Question :

two railroad boxcars weighing $50,000$ N each are approaching one another at $5$ m/s and $7$ m/s. After they collide and couple together, how fast will the combination be moving and in which direction?

From the problem I have the following setup:

enter image description here

Using $C_i$ as $car_i$ we have weight $C_1 = $ weight $C_2 = 50,000 N$ Then using $g = 10$ we have:

$$ \text{mass } C_1, C_1 = 5000 kg $$

Conservation of linear momentum states

$$ m_1 v_1 + m_2 v_2 = m_1 u_1 + m_2 u_2 $$

As $m_1 = m_2$ this gives

$$ m (v_1 + v_2) = m (u_1 + u_2) $$

Using given values (and taking left to be negative) we have

$$ 5 - 7 = u_1 + u_2 $$

Then we know that, as the cars stick together after the collision they're moving in the left direction, with a velocity of $-2 m/s$

Assuming that the above working is correct - I'm not sure how I would have determined whether or not the cars would have stuck together if the problem hadn't stated that they had? Do I need information about the materials to answer that?

Hopefully the working, and reasoning, is clear and valid.

  • 1
    $\begingroup$ Call the final speed $u$ for both of the boxcars so the final momentum is $mu+mu=2mu$. $\endgroup$ – Farcher Apr 29 '17 at 15:39
  • $\begingroup$ Shouldn't the answer be -1 m/s ? $\endgroup$ – Not_Einstein Feb 1 at 14:01

Yes, in a 1D collision you would also need information about the elasticity of the collision (ie what proportion of the total KE is lost) as well as conservation of momentum to determine both final velocities. Elasticity of collision is quantified by the coefficient of restitution COR which is the ratio of the relative velocities of separation and approach. Like coefficients of friction, the COR is usually the same for two particular materials across a range of relative speeds.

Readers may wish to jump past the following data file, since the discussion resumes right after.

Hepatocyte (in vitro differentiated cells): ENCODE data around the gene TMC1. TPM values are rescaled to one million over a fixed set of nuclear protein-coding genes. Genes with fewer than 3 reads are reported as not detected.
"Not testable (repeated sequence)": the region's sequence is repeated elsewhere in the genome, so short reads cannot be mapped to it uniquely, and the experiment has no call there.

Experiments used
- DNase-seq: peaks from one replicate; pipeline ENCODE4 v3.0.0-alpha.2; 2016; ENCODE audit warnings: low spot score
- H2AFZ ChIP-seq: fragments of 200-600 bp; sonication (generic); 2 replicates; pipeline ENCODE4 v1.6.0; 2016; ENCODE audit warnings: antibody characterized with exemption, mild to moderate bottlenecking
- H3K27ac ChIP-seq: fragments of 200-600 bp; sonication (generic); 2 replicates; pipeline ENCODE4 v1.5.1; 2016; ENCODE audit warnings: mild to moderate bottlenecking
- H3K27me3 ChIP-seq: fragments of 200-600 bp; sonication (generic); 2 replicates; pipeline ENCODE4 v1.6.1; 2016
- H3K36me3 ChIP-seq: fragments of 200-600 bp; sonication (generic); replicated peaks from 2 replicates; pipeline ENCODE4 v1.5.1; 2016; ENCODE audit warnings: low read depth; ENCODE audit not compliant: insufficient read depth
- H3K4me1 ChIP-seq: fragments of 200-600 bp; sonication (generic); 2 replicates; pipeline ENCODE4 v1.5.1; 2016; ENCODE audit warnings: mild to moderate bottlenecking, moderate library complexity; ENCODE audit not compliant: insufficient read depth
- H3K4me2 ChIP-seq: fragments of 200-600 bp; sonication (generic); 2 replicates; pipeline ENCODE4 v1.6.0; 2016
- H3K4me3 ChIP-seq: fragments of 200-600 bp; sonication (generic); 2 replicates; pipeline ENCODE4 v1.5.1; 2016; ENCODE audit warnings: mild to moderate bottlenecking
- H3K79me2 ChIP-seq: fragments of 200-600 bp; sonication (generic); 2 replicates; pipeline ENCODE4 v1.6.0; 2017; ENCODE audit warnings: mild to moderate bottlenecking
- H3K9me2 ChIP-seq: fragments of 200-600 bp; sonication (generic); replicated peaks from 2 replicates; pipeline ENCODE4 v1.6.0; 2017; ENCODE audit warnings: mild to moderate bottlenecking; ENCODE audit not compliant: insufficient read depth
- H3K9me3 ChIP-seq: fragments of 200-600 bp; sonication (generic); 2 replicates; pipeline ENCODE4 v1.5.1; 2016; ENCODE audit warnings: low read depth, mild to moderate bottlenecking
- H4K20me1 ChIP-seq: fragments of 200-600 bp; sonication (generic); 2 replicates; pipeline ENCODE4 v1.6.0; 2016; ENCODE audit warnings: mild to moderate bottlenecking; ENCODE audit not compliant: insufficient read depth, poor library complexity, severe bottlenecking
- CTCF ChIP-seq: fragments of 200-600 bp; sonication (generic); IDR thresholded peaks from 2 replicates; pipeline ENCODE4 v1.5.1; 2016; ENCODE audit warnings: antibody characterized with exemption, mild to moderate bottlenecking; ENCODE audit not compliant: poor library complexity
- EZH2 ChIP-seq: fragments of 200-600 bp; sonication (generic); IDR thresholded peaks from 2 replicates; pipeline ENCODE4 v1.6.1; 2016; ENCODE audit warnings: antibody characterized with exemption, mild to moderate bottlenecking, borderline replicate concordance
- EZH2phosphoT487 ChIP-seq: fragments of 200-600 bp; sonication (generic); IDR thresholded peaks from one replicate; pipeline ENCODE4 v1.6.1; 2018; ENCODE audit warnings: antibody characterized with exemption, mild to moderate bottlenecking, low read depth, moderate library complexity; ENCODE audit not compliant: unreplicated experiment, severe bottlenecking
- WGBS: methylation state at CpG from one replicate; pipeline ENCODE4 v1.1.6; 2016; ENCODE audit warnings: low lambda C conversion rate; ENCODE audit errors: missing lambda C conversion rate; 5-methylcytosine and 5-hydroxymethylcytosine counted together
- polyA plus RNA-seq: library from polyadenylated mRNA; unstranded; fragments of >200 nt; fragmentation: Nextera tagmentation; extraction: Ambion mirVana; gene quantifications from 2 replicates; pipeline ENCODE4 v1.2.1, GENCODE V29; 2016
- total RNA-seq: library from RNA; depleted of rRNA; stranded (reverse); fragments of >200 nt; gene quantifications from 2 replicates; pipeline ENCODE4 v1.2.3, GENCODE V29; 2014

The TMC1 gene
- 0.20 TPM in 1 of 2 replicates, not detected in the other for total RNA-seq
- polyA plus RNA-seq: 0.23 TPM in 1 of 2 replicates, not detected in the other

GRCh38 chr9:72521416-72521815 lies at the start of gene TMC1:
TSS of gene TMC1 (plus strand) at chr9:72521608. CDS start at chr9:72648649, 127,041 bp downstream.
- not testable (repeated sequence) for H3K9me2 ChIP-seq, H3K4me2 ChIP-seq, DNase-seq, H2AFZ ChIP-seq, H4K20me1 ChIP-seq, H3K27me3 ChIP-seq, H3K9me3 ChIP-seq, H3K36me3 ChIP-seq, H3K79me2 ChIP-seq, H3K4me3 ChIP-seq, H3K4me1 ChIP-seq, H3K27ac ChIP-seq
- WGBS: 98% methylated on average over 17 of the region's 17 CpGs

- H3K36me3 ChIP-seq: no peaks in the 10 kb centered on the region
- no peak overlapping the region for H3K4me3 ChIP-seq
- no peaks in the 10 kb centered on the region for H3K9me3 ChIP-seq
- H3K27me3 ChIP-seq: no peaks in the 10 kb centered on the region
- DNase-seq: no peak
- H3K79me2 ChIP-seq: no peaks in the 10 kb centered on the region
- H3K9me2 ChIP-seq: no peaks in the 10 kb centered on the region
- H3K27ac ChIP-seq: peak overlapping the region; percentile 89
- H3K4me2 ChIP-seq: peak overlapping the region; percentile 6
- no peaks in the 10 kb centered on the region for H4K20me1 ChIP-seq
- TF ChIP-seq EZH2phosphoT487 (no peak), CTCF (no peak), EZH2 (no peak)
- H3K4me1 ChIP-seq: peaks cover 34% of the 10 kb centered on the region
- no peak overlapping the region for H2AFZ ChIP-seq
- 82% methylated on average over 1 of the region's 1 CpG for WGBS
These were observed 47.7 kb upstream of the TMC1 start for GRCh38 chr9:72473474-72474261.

In this case you are told that the objects stick together. This tells you that the COR=0.

In a 2D or 3D collision you would need further information. If the objects are circles or spheres you would need to know their radius and the distance between their centres along the line of approach. Point particles have no radius so it is impossible to find this vital information and impossible to predict the outcome. If there is friction the spheres could exchange rotational momentum as well as linear momentum. See How do linear momentum and angular momentum divide on collision?

| cite | improve this answer | |
  • $\begingroup$ thanks - so I would need to use have the KE lost to determine that without the information given in the problem? (And the other working makes sense?) $\endgroup$ – baxx Apr 29 '17 at 15:40
  • 1
    $\begingroup$ That is correct. If you were not told that the objects stick together (COR=0) then you would not have enough information to predict the outcome even for a 1D collision. $\endgroup$ – sammy gerbil Apr 29 '17 at 15:44
  • $\begingroup$ OK cool - I wasn't too sure whether there was a way of solving that. thanks $\endgroup$ – baxx Apr 29 '17 at 15:45

In the real world predicting such outcomes is not trivial. To begin with, the properties of the materials involved in the collisions and how they behave under various forces involved matter.

For example, putty balls stick together when they hit each other and lose kinetic energy as heat and work done to change the shape of the balls. Steel balls on the other hand usually collide elastically and waste little kinetic energy as heat (they lose some energy as sound). A typical demonstration of this is Newton's cradle.

In the case of rail road cars, the engineering details may come into question too. For example, when cars collide they may bounce back elastically or get locked at impact using a hook.

The bottom line is that figuring this out is not trivial and that is why most undergraduate level problems instead state that as one of the given facts.

| cite | improve this answer | |

Your Answer

By clicking “Post Your Answer”, you agree to our terms of service, privacy policy and cookie policy

Not the answer you're looking for? Browse other questions tagged or ask your own question.